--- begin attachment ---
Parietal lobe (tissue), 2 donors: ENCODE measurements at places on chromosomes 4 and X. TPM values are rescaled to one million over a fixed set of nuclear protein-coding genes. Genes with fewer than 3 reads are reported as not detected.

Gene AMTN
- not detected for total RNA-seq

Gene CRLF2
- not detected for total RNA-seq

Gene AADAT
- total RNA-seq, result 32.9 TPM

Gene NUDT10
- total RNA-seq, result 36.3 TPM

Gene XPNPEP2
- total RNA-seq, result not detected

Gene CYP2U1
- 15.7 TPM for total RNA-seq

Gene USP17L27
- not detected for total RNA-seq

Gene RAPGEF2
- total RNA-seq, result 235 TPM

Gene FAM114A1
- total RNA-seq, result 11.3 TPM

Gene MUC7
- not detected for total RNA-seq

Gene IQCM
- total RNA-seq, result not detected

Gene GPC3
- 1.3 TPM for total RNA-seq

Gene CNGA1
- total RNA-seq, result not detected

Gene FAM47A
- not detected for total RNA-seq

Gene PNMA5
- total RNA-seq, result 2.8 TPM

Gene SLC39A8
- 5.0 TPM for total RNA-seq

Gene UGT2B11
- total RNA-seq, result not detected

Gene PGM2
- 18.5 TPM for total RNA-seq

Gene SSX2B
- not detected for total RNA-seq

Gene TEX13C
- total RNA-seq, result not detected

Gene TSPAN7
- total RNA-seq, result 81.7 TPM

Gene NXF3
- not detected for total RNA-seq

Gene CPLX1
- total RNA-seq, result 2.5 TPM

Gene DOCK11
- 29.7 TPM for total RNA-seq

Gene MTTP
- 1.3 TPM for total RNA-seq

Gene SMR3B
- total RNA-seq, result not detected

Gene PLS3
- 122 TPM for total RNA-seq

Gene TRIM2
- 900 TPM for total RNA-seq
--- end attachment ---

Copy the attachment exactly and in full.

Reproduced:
Parietal lobe (tissue), 2 donors: ENCODE measurements at places on chromosomes 4 and X. TPM values are rescaled to one million over a fixed set of nuclear protein-coding genes. Genes with fewer than 3 reads are reported as not detected.

Gene AMTN
- not detected for total RNA-seq

Gene CRLF2
- not detected for total RNA-seq

Gene AADAT
- total RNA-seq, result 32.9 TPM

Gene NUDT10
- total RNA-seq, result 36.3 TPM

Gene XPNPEP2
- total RNA-seq, result not detected

Gene CYP2U1
- 15.7 TPM for total RNA-seq

Gene USP17L27
- not detected for total RNA-seq

Gene RAPGEF2
- total RNA-seq, result 235 TPM

Gene FAM114A1
- total RNA-seq, result 11.3 TPM

Gene MUC7
- not detected for total RNA-seq

Gene IQCM
- total RNA-seq, result not detected

Gene GPC3
- 1.3 TPM for total RNA-seq

Gene CNGA1
- total RNA-seq, result not detected

Gene FAM47A
- not detected for total RNA-seq

Gene PNMA5
- total RNA-seq, result 2.8 TPM

Gene SLC39A8
- 5.0 TPM for total RNA-seq

Gene UGT2B11
- total RNA-seq, result not detected

Gene PGM2
- 18.5 TPM for total RNA-seq

Gene SSX2B
- not detected for total RNA-seq

Gene TEX13C
- total RNA-seq, result not detected

Gene TSPAN7
- total RNA-seq, result 81.7 TPM

Gene NXF3
- not detected for total RNA-seq

Gene CPLX1
- total RNA-seq, result 2.5 TPM

Gene DOCK11
- 29.7 TPM for total RNA-seq

Gene MTTP
- 1.3 TPM for total RNA-seq

Gene SMR3B
- total RNA-seq, result not detected

Gene PLS3
- 122 TPM for total RNA-seq

Gene TRIM2
- 900 TPM for total RNA-seq